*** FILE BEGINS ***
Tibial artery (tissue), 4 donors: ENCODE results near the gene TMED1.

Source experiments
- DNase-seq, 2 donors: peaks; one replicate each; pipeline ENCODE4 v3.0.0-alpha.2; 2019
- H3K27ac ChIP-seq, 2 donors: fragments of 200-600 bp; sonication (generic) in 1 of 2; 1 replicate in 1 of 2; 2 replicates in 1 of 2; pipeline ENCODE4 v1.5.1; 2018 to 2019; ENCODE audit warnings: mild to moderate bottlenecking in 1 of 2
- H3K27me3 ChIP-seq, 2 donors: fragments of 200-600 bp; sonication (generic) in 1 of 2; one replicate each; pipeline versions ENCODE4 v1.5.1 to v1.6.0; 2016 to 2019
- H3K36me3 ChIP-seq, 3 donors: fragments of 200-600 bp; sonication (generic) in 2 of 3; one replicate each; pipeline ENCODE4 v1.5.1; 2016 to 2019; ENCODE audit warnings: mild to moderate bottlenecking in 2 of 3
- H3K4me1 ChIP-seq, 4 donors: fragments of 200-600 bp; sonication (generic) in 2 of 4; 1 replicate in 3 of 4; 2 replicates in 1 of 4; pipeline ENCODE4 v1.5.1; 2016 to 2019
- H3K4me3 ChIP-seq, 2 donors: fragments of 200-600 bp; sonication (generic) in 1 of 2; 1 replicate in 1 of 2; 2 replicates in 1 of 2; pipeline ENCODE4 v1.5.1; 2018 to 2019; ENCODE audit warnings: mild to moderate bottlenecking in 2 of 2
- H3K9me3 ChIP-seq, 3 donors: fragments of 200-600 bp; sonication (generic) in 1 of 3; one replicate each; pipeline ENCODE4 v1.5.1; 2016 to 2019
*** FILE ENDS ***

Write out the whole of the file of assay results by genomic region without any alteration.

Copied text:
Tibial artery (tissue), 4 donors: ENCODE results near the gene TMED1.

Source experiments
- DNase-seq, 2 donors: peaks; one replicate each; pipeline ENCODE4 v3.0.0-alpha.2; 2019
- H3K27ac ChIP-seq, 2 donors: fragments of 200-600 bp; sonication (generic) in 1 of 2; 1 replicate in 1 of 2; 2 replicates in 1 of 2; pipeline ENCODE4 v1.5.1; 2018 to 2019; ENCODE audit warnings: mild to moderate bottlenecking in 1 of 2
- H3K27me3 ChIP-seq, 2 donors: fragments of 200-600 bp; sonication (generic) in 1 of 2; one replicate each; pipeline versions ENCODE4 v1.5.1 to v1.6.0; 2016 to 2019
- H3K36me3 ChIP-seq, 3 donors: fragments of 200-600 bp; sonication (generic) in 2 of 3; one replicate each; pipeline ENCODE4 v1.5.1; 2016 to 2019; ENCODE audit warnings: mild to moderate bottlenecking in 2 of 3
- H3K4me1 ChIP-seq, 4 donors: fragments of 200-600 bp; sonication (generic) in 2 of 4; 1 replicate in 3 of 4; 2 replicates in 1 of 4; pipeline ENCODE4 v1.5.1; 2016 to 2019
- H3K4me3 ChIP-seq, 2 donors: fragments of 200-600 bp; sonication (generic) in 1 of 2; 1 replicate in 1 of 2; 2 replicates in 1 of 2; pipeline ENCODE4 v1.5.1; 2018 to 2019; ENCODE audit warnings: mild to moderate bottlenecking in 2 of 2
- H3K9me3 ChIP-seq, 3 donors: fragments of 200-600 bp; sonication (generic) in 1 of 3; one replicate each; pipeline ENCODE4 v1.5.1; 2016 to 2019